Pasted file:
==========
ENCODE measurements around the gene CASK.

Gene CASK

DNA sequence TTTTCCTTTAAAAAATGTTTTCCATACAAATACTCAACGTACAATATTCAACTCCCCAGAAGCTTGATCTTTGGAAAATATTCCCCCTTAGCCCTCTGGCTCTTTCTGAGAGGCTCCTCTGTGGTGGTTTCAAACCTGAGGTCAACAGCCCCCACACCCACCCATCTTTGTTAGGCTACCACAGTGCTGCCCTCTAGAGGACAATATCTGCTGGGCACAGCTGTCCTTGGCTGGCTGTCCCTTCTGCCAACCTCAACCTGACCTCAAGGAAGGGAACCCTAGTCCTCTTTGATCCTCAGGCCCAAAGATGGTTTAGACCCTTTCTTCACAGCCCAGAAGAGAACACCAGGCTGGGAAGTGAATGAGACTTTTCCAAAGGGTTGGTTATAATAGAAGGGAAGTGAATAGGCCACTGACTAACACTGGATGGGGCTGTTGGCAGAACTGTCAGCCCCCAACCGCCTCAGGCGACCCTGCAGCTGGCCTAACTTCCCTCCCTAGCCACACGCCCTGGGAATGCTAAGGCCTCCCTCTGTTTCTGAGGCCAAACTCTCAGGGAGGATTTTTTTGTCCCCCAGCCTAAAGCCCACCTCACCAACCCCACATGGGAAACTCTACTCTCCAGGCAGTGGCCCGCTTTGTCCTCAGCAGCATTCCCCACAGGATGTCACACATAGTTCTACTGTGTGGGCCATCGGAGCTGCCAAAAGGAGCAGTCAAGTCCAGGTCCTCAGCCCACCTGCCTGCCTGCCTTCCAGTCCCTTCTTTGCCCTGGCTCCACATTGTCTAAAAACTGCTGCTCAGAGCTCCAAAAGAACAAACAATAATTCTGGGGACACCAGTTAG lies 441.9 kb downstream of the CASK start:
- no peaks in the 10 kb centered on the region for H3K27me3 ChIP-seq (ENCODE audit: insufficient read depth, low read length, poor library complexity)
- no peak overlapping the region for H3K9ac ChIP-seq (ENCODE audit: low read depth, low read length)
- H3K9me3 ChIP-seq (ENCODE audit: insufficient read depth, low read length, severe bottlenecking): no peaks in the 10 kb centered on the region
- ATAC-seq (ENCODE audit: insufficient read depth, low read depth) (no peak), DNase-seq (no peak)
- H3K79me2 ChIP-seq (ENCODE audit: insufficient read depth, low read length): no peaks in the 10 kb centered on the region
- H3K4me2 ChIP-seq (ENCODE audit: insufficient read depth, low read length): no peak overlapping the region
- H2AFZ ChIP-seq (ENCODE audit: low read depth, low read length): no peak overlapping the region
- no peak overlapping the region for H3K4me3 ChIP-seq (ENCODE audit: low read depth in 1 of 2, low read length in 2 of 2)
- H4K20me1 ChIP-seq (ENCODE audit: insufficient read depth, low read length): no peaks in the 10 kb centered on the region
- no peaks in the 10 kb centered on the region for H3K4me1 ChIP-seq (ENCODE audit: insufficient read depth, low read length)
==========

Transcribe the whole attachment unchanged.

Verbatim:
ENCODE measurements around the gene CASK.

Gene CASK

DNA sequence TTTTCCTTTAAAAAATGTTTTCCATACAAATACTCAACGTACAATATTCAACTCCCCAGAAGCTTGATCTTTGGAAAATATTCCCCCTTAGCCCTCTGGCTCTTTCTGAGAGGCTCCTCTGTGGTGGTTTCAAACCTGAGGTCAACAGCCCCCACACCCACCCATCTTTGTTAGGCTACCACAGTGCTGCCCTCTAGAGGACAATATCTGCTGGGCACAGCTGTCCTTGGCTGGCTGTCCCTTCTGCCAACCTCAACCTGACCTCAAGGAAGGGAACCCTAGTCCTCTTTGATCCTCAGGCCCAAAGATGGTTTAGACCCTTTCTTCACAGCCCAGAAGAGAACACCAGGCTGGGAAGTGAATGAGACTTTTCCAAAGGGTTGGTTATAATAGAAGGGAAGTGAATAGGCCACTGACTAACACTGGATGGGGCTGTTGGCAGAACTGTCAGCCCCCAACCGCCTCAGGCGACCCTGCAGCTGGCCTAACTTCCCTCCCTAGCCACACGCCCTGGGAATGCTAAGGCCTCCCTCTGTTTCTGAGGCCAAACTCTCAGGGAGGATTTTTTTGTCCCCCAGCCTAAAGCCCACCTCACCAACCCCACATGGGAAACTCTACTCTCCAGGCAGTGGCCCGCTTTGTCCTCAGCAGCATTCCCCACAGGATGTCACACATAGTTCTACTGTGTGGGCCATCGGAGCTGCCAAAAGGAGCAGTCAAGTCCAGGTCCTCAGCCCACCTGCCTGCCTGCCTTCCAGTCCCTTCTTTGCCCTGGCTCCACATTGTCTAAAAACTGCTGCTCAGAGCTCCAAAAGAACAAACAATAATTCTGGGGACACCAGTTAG lies 441.9 kb downstream of the CASK start:
- no peaks in the 10 kb centered on the region for H3K27me3 ChIP-seq (ENCODE audit: insufficient read depth, low read length, poor library complexity)
- no peak overlapping the region for H3K9ac ChIP-seq (ENCODE audit: low read depth, low read length)
- H3K9me3 ChIP-seq (ENCODE audit: insufficient read depth, low read length, severe bottlenecking): no peaks in the 10 kb centered on the region
- ATAC-seq (ENCODE audit: insufficient read depth, low read depth) (no peak), DNase-seq (no peak)
- H3K79me2 ChIP-seq (ENCODE audit: insufficient read depth, low read length): no peaks in the 10 kb centered on the region
- H3K4me2 ChIP-seq (ENCODE audit: insufficient read depth, low read length): no peak overlapping the region
- H2AFZ ChIP-seq (ENCODE audit: low read depth, low read length): no peak overlapping the region
- no peak overlapping the region for H3K4me3 ChIP-seq (ENCODE audit: low read depth in 1 of 2, low read length in 2 of 2)
- H4K20me1 ChIP-seq (ENCODE audit: insufficient read depth, low read length): no peaks in the 10 kb centered on the region
- no peaks in the 10 kb centered on the region for H3K4me1 ChIP-seq (ENCODE audit: insufficient read depth, low read length)